Happy International Women’s Day!
Today is one of my favourite days of the year, because it provides a focal point for celebrating women’s fantastic achievements, and campaigning on all the areas where there’s still work to be done.
This time last year I joined my sisters from WRW in a vibrant and defiant IWD party outside the Home Office – to celebrate the courage of women who cross borders, and to demonstrate against the harmful policies that impact on their lives.
This year, for obvious reasons, I’m not able to spend the day with those sisters who endlessly inspire and encourage me with hope for the future. Instead, I’m holding a smaller, quieter celebration, from home – wearing my WSPU T-shirt, reading some of my favourite feminist writers, writing about feminism for one of my female clients, and reflecting on the challenges ahead for the international feminist movement.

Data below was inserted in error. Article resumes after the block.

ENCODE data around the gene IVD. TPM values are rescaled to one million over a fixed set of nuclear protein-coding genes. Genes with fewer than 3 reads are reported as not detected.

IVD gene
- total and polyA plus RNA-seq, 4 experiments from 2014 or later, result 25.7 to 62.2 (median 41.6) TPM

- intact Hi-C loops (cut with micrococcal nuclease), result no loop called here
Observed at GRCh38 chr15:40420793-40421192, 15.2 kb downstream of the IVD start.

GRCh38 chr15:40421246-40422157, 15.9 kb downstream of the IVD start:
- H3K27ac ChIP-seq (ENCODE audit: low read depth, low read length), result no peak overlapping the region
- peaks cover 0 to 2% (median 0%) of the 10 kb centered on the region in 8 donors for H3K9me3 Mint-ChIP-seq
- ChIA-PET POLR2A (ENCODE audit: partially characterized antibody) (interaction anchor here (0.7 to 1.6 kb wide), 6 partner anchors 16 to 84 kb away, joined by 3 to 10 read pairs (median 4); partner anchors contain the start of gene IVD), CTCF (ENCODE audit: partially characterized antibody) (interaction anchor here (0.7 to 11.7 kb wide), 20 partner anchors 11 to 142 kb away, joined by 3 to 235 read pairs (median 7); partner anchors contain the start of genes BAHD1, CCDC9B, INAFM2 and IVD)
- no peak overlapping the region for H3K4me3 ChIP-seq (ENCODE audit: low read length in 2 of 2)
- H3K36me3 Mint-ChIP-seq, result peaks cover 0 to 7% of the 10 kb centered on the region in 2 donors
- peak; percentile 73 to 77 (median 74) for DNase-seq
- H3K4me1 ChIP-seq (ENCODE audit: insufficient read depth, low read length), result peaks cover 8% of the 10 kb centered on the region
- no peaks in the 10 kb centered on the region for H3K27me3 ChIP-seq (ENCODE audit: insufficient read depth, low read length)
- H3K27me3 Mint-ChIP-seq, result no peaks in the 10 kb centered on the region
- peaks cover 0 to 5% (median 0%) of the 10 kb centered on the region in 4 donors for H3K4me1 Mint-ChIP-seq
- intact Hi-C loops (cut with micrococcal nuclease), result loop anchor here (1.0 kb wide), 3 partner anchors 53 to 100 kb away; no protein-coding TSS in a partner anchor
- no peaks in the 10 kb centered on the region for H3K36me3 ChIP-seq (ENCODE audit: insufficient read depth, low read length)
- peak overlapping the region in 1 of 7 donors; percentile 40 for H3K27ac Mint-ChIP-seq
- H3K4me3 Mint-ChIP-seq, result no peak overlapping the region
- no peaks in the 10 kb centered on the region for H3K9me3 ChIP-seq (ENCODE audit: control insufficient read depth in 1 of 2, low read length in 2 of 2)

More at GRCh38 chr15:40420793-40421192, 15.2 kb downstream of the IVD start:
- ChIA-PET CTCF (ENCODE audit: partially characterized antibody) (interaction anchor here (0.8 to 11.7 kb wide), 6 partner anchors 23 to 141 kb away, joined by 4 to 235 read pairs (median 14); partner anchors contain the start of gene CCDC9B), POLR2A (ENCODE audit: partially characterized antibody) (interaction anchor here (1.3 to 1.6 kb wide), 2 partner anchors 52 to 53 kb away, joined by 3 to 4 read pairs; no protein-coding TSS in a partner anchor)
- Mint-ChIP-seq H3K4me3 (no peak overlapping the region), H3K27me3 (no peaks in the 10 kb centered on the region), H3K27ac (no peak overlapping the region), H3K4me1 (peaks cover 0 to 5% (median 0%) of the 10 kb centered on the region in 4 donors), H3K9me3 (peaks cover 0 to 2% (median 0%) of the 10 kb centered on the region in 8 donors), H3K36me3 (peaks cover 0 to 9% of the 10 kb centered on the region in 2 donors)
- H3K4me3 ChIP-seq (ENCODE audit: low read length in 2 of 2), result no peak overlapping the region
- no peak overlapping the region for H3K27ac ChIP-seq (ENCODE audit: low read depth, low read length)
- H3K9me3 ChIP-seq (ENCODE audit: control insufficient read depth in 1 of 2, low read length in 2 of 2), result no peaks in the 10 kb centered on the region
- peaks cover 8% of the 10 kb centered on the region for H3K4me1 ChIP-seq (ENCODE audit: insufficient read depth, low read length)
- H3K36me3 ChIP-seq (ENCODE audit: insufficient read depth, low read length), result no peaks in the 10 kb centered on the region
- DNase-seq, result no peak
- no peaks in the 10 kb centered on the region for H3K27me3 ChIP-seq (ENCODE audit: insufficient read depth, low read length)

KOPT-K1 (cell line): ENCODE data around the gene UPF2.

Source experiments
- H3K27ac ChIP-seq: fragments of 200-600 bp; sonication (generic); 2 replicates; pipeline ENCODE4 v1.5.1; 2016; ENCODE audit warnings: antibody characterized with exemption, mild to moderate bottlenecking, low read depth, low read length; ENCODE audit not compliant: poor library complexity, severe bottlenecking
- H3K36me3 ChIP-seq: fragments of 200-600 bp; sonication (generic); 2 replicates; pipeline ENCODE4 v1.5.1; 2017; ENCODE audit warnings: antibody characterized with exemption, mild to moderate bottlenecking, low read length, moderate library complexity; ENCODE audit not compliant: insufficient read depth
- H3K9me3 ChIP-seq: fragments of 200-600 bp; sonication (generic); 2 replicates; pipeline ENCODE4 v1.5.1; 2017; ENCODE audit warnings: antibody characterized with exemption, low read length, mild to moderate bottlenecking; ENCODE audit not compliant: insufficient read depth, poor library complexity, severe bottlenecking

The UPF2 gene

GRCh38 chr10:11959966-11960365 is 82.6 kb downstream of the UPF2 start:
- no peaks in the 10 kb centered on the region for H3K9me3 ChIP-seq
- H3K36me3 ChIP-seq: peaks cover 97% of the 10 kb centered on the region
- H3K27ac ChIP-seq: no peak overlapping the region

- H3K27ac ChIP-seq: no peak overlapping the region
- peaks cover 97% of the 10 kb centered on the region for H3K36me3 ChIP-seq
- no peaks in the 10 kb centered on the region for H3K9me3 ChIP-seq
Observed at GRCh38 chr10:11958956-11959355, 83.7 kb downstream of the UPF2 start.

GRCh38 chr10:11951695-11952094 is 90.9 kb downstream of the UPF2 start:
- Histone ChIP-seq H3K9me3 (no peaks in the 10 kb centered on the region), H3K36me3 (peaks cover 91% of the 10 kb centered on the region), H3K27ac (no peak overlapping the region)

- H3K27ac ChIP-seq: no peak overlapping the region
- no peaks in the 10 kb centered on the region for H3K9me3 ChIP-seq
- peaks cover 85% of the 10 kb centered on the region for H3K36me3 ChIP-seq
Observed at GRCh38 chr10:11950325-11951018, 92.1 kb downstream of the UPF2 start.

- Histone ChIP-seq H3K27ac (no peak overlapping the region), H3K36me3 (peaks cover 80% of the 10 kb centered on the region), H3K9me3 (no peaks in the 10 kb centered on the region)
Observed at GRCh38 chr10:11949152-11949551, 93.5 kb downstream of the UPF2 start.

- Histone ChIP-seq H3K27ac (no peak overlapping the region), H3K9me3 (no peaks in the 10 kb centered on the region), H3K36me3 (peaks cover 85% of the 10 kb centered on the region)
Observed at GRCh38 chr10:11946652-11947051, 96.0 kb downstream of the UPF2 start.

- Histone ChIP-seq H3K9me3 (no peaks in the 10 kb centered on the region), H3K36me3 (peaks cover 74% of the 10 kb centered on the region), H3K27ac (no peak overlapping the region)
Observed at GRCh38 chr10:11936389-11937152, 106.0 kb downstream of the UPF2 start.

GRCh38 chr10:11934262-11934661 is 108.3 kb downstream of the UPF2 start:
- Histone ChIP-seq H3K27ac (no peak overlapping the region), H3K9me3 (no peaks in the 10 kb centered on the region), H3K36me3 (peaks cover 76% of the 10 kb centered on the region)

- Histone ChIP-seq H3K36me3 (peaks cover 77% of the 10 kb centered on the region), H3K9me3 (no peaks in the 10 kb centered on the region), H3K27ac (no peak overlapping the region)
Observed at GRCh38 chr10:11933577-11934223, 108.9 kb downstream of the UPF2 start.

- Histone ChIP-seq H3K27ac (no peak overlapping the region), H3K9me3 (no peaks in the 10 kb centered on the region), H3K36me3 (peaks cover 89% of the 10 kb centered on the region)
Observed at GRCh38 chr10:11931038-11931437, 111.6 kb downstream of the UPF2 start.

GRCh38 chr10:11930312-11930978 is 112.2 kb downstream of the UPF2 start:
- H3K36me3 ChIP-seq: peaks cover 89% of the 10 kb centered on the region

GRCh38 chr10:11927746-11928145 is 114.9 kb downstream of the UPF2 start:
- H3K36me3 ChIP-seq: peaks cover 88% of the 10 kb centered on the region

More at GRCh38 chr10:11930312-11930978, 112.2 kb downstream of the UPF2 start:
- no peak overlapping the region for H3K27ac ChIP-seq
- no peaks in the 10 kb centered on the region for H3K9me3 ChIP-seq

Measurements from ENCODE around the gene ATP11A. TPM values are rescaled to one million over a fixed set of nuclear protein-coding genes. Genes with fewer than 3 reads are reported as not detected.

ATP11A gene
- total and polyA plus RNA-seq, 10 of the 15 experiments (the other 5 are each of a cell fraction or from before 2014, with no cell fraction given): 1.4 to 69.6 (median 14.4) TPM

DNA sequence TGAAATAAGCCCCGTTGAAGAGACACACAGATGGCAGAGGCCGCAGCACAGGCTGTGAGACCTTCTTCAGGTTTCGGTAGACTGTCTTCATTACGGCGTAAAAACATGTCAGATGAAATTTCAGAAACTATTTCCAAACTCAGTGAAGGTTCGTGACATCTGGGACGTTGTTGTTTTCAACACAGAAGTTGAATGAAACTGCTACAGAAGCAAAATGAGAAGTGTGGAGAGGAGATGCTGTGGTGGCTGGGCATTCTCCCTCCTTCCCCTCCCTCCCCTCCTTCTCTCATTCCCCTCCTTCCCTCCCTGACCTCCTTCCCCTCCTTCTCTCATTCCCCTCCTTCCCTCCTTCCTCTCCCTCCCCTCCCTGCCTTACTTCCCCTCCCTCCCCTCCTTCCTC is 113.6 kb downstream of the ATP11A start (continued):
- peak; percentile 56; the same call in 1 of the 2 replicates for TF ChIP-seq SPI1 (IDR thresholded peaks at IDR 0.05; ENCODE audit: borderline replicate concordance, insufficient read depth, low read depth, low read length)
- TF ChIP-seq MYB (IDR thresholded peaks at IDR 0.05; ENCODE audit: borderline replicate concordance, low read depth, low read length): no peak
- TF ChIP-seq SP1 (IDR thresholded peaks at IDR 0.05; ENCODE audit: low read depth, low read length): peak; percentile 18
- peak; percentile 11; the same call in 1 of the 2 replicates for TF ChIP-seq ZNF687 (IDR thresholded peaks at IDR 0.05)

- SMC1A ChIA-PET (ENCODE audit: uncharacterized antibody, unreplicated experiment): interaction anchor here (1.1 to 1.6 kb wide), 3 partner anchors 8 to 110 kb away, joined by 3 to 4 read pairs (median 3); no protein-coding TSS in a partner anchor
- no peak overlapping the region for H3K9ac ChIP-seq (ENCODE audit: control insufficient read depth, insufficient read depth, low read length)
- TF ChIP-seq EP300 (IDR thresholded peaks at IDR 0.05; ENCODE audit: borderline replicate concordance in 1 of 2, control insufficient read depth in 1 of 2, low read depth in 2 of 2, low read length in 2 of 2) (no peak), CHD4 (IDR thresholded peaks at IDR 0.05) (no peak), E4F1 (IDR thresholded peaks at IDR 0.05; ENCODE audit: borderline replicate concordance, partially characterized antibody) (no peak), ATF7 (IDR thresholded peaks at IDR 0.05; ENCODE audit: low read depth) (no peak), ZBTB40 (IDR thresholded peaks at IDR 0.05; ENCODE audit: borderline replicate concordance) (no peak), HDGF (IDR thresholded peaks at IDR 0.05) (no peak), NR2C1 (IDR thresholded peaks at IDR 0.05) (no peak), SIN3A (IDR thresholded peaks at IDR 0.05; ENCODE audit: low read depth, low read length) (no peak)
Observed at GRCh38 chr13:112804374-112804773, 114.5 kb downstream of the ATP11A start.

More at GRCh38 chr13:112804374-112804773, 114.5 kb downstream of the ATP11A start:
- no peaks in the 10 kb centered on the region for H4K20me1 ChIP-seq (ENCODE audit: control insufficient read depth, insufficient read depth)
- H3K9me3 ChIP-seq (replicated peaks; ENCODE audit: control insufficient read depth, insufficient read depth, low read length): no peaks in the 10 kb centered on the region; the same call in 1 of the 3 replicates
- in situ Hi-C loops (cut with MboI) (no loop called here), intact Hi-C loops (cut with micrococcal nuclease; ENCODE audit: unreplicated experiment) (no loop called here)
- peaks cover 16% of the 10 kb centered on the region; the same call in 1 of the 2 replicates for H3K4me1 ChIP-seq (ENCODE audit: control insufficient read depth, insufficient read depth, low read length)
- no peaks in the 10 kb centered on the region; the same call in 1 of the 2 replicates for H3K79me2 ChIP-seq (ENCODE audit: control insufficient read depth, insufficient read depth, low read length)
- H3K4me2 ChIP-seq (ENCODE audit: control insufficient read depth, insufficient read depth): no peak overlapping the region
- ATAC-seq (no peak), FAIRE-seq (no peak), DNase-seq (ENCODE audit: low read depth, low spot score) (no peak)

But I also wanted to mark this IWD by sharing some of the articles on feminist issues that I’m most proud of having written over the last few years. Some are interviews with incredible campaigners and activists, while others address problems still facing women across the UK, and worldwide – from representation and healthcare provision, to violence and trauma.
My IWD top 10:
- Nimko Ali: A year as the face of FGM (Feminist Times, 2013)
- We need to talk about the UK media war on women (Open Democracy, 2014)
- Anne Scargill: “There’s no jobs. There’s nothing. In 1984 we knew this would happen” (Feminist Times, 2014)
- Why do women still need to ‘Reclaim The Night’ in the UK? (Telegraph, 2014)
- Uphill ride? Women’s road races are struggling for status – and survival (Independent, 2015)
- Study shows how distressing anti-abortion ‘vigils’ are for women (Broadly, 2015)
- “What have I got to lose?” Hunger strikes and protests at Yarl’s Wood detention centre (New Statesman, 2015)
- The reality of being a pregnant woman in Yarl’s Wood (The Pool, 2016)
- How the UK is failing women’s mental health needs (Refinery29 UK, 2016)
- ‘When we get it right, we save a life’: Domestic abuse teams in hospitals (Guardian, 2017)